I love everything you write . I have an 11 month old baby, i had him when I was 28 and I was so lost when it came to Nip. When at a restaurant I would cover up and almost feel like I was doing something wrong, or like someone would come over and ask for me to leave. I would even ask my husband if he thought it was okay to nip ( Or I would stay inside our stuffy car and feed) Until God lead me to your fb page. As soon as I read a couple of your articles I understood that I had NOTHING to be ashamed of. NOTHING to hide.Why? Because I wasnt doing ANYTHING wrong. I was nursing my child. I was feeding my hungry new born. I did receive a glare from a lady one time (mind you I live in Mexico, and people are more old school here) and all I did was smile back and said ” I didn’t think that starving him was a good option” she smiled back and nodded.
    I am sadden that people take offense to such a natural thing, and don’t even blink when they see a half naked woman on a billboard. But then again, I’m not starving my child just so they won’t flinch or feel uncomfortable… Its not about them, or even me. Its about my son.
    Thank you, Abby. For giving me strength, teaching me and guiding me. You’ve done more for me than you’ll ever know.
    Elizabeth.

  4. I agree! I posted an opinion like this on a person’s picture, there’s some normalize breastfeeding pics going around on fb right now. A person questioned why people are sharing these pics and that we should cover up, etc. My response was that in normalizing nip it would become nothing to bat an eye at. We all see teeny bikinis on the beach, exposing potentially more and no one says a thing. .. it shouldn’t be a big deal for anyone. We are used to seeing that, as well as women dressed the way you were on the left. Who cares? 🙂 live and let live.

  5. I love this!!! I also fully intend to incorporate my old sexy self again. I’m so grateful to hear someone say that part of us is valuable, too. I’m still getting comfortable with my current use for my breasts and the current state of my body, but the old me is still in there, too. It is definitely a trick to reconcile the two.

  6. I love this. The picture on the left looks fresh faced and full of confidence. The picture on the right looks so calm, powerful, and at peace with her beautiful baby. I just love it. Granted, I am writing this at 2:30am as I breastfeed my 4 month old daughter. I think there should be room in society for the appreciation of women in all her beautiful life stages. It warms my heart to see mamas breastfeeding in public and I hope that by continuing to do so myself, I am helping to normalize it so that one day if my daughter becomes a mother herself, there is no longer a social stigma to public breastfeeding.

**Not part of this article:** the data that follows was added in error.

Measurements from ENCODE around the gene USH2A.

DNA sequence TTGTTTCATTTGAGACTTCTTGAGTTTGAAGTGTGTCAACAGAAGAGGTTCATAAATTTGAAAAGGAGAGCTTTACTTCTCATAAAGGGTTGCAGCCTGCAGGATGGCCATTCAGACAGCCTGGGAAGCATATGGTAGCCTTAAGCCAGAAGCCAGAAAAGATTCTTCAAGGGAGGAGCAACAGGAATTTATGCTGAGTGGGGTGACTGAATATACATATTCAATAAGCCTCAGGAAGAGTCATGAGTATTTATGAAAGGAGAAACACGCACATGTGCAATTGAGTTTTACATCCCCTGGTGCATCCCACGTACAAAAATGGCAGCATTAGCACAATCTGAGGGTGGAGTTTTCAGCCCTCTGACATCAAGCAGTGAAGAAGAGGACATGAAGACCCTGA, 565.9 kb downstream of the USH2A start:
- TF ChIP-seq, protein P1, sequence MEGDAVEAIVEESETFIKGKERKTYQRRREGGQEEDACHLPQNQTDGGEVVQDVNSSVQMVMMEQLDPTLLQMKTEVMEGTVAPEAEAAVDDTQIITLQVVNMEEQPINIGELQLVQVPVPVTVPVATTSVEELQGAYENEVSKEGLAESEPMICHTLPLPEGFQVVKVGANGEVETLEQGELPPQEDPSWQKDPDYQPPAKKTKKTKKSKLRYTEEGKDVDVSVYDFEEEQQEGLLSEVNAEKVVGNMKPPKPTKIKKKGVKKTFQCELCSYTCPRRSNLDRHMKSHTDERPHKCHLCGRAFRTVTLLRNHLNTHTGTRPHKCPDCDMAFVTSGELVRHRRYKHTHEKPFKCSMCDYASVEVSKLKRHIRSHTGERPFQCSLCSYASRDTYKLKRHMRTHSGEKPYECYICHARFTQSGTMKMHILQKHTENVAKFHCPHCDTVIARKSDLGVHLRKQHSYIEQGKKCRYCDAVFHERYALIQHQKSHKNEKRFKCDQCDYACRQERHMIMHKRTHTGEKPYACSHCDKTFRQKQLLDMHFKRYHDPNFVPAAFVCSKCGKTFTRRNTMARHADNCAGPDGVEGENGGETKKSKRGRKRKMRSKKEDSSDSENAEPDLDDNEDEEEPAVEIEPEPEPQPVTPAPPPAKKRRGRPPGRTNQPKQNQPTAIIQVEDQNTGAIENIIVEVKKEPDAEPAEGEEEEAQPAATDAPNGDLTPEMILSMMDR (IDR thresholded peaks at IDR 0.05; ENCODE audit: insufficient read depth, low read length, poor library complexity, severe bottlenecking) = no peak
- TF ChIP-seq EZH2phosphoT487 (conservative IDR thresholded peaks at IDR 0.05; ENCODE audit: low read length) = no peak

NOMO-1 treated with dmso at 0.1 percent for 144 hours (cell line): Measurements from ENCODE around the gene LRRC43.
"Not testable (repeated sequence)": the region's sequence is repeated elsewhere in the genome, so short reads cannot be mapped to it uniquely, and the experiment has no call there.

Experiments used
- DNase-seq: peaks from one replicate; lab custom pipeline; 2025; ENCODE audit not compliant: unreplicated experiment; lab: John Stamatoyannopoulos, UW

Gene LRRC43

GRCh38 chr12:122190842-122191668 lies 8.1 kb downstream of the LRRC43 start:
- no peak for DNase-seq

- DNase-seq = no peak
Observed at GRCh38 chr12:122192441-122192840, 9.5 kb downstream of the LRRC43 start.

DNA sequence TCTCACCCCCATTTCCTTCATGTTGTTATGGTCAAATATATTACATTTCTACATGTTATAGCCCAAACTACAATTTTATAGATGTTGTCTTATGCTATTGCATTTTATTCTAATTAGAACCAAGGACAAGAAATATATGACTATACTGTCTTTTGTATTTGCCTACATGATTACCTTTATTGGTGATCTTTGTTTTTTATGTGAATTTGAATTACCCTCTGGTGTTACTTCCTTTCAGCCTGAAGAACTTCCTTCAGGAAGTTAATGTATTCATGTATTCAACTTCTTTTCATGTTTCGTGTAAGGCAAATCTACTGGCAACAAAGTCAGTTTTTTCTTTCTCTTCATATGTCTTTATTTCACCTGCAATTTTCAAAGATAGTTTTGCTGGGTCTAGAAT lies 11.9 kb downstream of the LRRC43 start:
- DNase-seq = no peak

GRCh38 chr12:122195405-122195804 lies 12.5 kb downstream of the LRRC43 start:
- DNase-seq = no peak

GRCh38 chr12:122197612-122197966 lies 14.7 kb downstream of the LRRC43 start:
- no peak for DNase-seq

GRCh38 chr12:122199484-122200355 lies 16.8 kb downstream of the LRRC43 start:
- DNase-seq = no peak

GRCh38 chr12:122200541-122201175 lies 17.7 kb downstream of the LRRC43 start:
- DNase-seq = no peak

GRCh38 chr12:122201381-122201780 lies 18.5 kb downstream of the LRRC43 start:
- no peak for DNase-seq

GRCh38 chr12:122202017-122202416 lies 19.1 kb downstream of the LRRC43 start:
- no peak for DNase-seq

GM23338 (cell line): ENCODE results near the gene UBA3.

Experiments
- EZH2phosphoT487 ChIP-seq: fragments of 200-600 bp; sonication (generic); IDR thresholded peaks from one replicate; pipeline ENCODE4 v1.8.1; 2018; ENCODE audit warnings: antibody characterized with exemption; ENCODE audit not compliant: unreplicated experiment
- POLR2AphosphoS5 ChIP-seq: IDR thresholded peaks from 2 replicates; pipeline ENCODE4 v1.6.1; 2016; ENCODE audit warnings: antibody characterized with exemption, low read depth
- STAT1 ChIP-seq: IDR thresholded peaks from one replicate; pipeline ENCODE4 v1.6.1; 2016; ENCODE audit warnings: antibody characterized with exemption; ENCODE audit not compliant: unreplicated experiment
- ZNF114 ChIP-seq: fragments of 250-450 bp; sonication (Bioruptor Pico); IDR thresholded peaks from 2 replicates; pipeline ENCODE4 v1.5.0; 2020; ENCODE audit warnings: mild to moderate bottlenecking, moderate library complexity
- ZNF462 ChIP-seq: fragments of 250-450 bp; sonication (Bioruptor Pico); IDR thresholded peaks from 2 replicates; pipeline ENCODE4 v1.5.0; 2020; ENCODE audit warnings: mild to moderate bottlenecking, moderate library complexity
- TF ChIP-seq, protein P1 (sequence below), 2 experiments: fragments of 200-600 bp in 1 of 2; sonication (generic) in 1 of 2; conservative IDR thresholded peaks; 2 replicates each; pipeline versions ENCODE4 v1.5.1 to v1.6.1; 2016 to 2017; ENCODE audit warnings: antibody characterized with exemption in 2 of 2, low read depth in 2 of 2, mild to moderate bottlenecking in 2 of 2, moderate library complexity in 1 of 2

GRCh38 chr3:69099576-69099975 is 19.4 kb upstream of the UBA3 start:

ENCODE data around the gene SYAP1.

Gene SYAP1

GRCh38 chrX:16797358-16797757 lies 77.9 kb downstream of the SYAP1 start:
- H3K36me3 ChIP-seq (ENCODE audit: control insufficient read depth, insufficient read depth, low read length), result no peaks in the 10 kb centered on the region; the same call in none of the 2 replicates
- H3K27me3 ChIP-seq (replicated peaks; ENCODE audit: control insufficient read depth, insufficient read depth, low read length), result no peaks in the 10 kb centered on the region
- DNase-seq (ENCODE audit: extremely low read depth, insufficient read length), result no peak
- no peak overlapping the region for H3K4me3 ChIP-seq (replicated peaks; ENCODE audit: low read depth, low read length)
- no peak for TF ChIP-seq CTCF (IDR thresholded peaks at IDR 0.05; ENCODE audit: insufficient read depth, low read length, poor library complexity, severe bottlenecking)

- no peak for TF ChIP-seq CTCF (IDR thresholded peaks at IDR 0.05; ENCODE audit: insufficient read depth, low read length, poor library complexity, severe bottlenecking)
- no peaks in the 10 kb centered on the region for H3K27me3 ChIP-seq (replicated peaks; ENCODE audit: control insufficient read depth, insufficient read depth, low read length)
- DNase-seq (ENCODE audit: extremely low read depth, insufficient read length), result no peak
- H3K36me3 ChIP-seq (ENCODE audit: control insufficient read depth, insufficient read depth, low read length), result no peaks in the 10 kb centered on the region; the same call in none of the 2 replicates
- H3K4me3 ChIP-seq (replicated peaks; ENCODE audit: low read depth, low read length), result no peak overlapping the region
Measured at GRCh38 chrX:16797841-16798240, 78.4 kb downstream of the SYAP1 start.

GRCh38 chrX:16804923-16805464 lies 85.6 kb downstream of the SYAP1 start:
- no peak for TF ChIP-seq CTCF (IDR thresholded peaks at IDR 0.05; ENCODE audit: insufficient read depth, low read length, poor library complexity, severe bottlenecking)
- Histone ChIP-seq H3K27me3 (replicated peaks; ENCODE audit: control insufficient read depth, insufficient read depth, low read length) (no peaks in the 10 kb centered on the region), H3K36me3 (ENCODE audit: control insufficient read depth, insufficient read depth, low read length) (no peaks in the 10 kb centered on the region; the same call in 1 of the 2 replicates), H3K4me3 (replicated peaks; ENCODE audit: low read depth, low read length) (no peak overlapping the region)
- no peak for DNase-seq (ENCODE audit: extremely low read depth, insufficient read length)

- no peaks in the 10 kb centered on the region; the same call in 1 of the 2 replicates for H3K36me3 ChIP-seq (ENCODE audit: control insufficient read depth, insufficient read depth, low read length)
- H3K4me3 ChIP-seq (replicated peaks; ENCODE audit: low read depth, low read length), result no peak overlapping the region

7. Agree, agree and agree.

  8. Suzanne Walling says:

    So very though provoking! I just love both of the photos. It made me think of our disposable society. Young pre-motherhood women are used to sell everything and our society puts the young hot chick out there as the be all and end all of femininity. I love that the sexual side of women is what ends up causing us to become the nurturer. I agree, both have value.

  9. Thank you so much for writing this. Just – thank you 🙂
    x x

  10. Jean M. Cooper says:

    I couldn’t have said it any better. I feel so proud of what I have accomplished so far. My baby girl is 3 and a half months and we are a team. I find breastfeeding to be so beautiful. I don’t hold back when I need to breastfeed my baby in public but, it does hurt me inside when I see people walking by or staring like if my baby and I were some type of “alien”. I refuse to cover up because I have tried it ones before and I could tell my baby girl did not like it. I refuse to make her unformfortable at the expense of other people’s view. I long for the day when we (breastfeeding mothers) can be free and don’t have to worry or have to put up with ALL the ignorant things people migh say or comments someone may throw at you. Loved this post! 🙂

  11. Thank you! Plus it would be super easy to breastfeed in the outfit on the left 😉

  12. The part of this meme that I find so funny is that the picture on the left is what is applied to get to the picture on the right. It’s cyclical! And it’s a wonderful cycle 🙂 I love the sexy me but I love the momma me as well, but nothing says I won’t be the sexy me again…which will hopefully lead to another momma me incident again 😉

  13. I made a meme of types, its totally dorky but along these lines.
    http://mileageofameanmama.blogspot.com/2012/03/boobs.html

  14. Paige Snyder says:

    I think you look beautiful in both. However I think you look much more so in the nursing photo. As a young, single mom of two, I always felt ashamed. Six years after my youngest, I had an amazing Husband and we had a miracle baby. I’d never felt so beautiful in my whole life!!!

  15. Sarah Pedro says:

    I also love everything you write. Sometimes I feel pretty lonely being so millitant about my feelings regarding these same subjects and it is heartwarming to see another woman who is as strident and intelligent and well spoken as I am. I get so frustrated about the way this whole world devalues and abuses women. Not only is it cruel and uneccesary but it is also pointless and counterproductive to the continuance of humanity and peace on our planet. I will breastfeed wherever the sam hell i bloody feel like it, and luckily Im big and scary looking so I personally dont get harassed much to begin with, but I also protect and support any other women I may happen across breastfeeding in public. Women need to support each other. This post was very moving for me,your reflection on yourself is spot on and you are clearly very keen and sharp witted. I think u looka ton betterwith a little flesh on u and holding a baby. Hollah